“Blooming Hope” (also called “Cedar Walk”), Williamsboro, North Carolina, 1938, by Frances Benjamin Johnston, via Library of Congress Prints and Photographs Division.
I like the way the vines are a little blurry from a sudden gust of wind.
The home may have been built as early as the 1750s by a Hutchins (or possibly Robert) Burton, who called it “Blooming Hope.” He may have operated a boarding school there. It also seems to have served as an academy for young ladies later in the early 1800s, run by the Rev. Henry Patillo. At some point in its first 100 years, there was a suicide in the house (either Burton or Patillo’s son), and it acquired a reputation as haunted. It was torn down in 1967.
Six sisters from Ytre Eikås, Jølster Commune, Norway, ca. 1930 – ca. 1935, by Olai Fauske, via Fylkesarkivet (County Archives) i Sogn go Fjordane Commons on flickr.
Of course it’s about their flowered dresses, aprons, and blouse. For a much closer look, click here and then on the flickr page image.
The sisters are Anne, Johanna, Synneve, Inga, Ragna, and Kristina. In 1936, Kristina emigrated to the U.S. (The two girls in front are unidentified.)
The photographer, Olai Fauske, worked all around the Sunnfijord district, which included Jølster. He sold his photos and postcards not only locally, but to people who had emigrated from the area to the U.S. and then wrote back to him requesting pictures of home.
His childhood friend Alfred, for instance, longed to see Erviki in all its summer glory: “When June comes I believe it wouldn’t be such a bad idea to try and get a picture of Erviki, when all the hills are green and the waterfall quite big. I liked that the best. . .,” he wrote in a letter to Fauske in 1909.
— notes on flickr album of Fauske’s photos
Fauske’s photo archive is now part of the County Archives of Sogn go Fjordane.
Two men and the photographer’s son, Anton, blandt blomar (among flowers), ca. 1910, by Paul Stang, via Fylkesarkivet (County Archives) i Sogn go Fjordane (Norway) Commons on flickr.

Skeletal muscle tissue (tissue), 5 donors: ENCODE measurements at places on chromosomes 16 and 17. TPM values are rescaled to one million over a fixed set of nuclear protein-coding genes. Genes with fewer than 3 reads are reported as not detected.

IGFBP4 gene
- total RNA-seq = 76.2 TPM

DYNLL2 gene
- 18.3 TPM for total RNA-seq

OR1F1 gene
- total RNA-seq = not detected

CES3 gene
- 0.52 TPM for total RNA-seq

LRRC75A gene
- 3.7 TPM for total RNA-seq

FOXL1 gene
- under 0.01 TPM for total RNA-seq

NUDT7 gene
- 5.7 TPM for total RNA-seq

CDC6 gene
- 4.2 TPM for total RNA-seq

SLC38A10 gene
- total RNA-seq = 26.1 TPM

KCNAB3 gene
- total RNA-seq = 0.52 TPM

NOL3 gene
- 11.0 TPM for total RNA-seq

“La Tombe des Coloniaux, a heart of grass, near Gerbéviller,” April 28, 1915, by Georges Chevalier, via Archives of the Planet Collection – Albert Kahn Museum /Départment of Hauts-de-Seine.
This seems to be the grave of a soldier (or perhaps soldiers) from one of the French Colonial Infantry Regiments. He probably fell in the Battle of Lorraine about seven or eight months before the photo was taken. Such men, called “Marines,” were recruited from both France and the white settler and indigenous populations of the French colonial empire.
The town of Gerbéviller itself had been caught in the same battle’s crossfire. German troops had systematically burned over 400 houses and killed over 60 inhabitants. It became “Gerbéviller-la-Martyre” in the press and a kind of pilgrimage site.
Today, there are both French and German WWI cemeteries in Gerbéviller.
This autochrome is one of about seventy-two thousand that were commissioned and then archived by Albert Kahn, a wealthy French banker and pacifist, between 1909 and 1931. Kahn sent thirteen photographers and filmmakers to fifty countries “to fix, once and for all, aspects, practices, and modes of human activity whose fatal disappearance is no longer ‘a matter of time.'”* The resulting collection is called Archives de la Planète and now resides in its own museum at Kahn’s old suburban estate at Boulogne-Billancourt, just west of Paris. Since June 2016, the archive has also been available for viewing online here.
*words of Albert Kahn, 1912. Also, the above photo (A 5 344) is © Collection Archives de la Planète – Musée Albert-Kahn and used under its terms, here.
“In the Domain Gardens,” Auckland, New Zealand, 1913, an autochrome by Robert Walrond, via Museum of New Zealand (Te Papa Tongarewa).
Some Monday morning color. . .